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  • Writer's pictureAnne B 10milesfrom

Big Trip 2024 - Beautiful Bali all in one blog!!


Bali here we come, via a quick overnight in Singapore due to flight times. The hotel I found for the stopover was massive and called D'resort, and it was close to the airport. Very clean and comfortable but then we noticed a long black thing on the ceiling. Investigation revealed... not a snake, or a large bug, but an arrow telling us which direction Mecca was in! Phew!

When we were telling people about our itinerary, it was the mention of Bali that provoked the biggest response! Amongst a few positives, there were lots of "Why are you going there?" "It has been ruined and is all hotels and clubs" "The beaches are full of washed up plastic" and "isn't it dangerous?". We had no desire to stay in the big resorts, and we are not good at sitting on a beach. Also, it is rainy season here, so we didn't know how much dry time we would get. So it was with a little bit of trepidation that we left our excellent Singapore Airlines flight, and found our taxi! We had forgotten that in Thailand they drive on the left, like in the UK, and now we discovered that they do the same in Indonesia! Slightly more chaotically though!  Bali's population is 4.4 million, and over half live in the Southern  tip, around Denpasar, Kuta, Caniggu and up to Ubud. Consequently the 25 mile drive took nearly 2 hours! Ubud is up in the mountains, and a strange mix of hectic activity, and a laid back vibe!

Home of Bali's thriving handicrafts industries, it is a crazy jumble of galleries, workshops, markets and cafes, interspersed with the incredible architecture of what seems like a temple in almost every other building!

Later we found out that every home creates a mini temple in their gardens, consisting of shrines to family members. Sometimes homes are clustered in family compounds which have elaborate gateways with beautifully carved doors. Often, as you go through the gate, you meet a wall, and a statue of Ganesh. This wall is to stop the evil spirits entering. Bali, unlike the rest of muslim Indonesia, is 87% Hindu. Belief is very active here, and the vast majority of homes and businesses place offerings of flowers, incense, rice and water outside their doors, and in front of holy statues, objects or trees, each day. They are everywhere.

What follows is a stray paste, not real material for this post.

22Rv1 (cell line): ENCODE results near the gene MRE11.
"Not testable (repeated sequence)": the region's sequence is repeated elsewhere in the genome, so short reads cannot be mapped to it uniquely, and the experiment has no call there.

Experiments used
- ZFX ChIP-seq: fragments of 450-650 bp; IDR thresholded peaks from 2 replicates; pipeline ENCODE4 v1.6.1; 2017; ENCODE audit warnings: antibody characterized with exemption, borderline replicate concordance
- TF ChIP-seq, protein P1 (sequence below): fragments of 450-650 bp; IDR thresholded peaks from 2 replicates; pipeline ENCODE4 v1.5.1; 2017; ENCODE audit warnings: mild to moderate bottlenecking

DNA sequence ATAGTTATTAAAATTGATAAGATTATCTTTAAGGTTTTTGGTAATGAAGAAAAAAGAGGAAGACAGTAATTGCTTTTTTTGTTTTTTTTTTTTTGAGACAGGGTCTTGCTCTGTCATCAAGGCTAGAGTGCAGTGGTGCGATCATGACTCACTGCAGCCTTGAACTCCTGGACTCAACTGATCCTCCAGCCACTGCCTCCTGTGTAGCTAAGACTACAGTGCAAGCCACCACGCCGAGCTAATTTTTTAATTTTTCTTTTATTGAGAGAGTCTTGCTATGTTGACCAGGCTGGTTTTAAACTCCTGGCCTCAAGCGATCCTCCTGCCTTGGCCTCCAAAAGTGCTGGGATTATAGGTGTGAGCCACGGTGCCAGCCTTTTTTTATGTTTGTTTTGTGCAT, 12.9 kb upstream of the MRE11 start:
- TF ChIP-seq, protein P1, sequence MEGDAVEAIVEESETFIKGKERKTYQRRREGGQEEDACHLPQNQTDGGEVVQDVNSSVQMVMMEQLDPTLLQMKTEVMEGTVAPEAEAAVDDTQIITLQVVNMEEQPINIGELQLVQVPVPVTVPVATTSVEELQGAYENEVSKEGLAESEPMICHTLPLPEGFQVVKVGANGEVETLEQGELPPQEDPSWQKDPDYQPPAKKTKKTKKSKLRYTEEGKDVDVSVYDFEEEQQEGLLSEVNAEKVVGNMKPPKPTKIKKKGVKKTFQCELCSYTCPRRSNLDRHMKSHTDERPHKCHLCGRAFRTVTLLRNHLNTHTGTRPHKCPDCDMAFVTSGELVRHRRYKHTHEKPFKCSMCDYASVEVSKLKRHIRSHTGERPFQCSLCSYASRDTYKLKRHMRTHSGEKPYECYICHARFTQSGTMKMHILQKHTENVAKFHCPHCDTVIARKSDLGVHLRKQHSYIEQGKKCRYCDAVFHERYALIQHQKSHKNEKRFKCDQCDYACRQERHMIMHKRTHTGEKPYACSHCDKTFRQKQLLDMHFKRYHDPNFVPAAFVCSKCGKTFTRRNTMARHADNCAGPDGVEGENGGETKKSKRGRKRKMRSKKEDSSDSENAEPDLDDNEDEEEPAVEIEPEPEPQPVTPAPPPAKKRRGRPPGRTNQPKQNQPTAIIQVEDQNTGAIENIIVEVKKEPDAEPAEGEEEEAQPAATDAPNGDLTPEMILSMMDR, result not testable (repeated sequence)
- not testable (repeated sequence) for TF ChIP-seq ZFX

In the midst of all this, just a few hundred yards down a side street was an incredible oasis, The Ubud Aura Hotel. Incredible. You couldn't hear the traffic. A very comfortable room, and a lovely garden with a small pool and breakfast area. We particularly liked the mosaic paths, following Yin and Yang to breakfast.

The staff were really helpful, and they helped me put together a great day out with a driver. More on that later! We went out, and wandered around the town and markets. Stall holders call you to come and look, but they do not hassle you. The prices seem very low to us. We visited the Ubud Water Palace, a lovely water temple. All guests, men and women, have to wear a purple sarong and headress. Chris wanted to keep his sunhat on as well to protect his head from burning, and ended up looking like a London flower seller! I didn't look much better! The temple was beautiful.

Most Hindu temples here have no 'indoors', just roofed platforms where people wait their turn to pray , or create their offerings. The central, or inner part of the temple is the most holy, and where prayers are offered to the different shrines, and the central God of that temple. This being a water temple, it is for purification, and had lovely fountains and pools filled with carp. We also wandered through the remains of the Grand Palace from when Ubud was home of the King.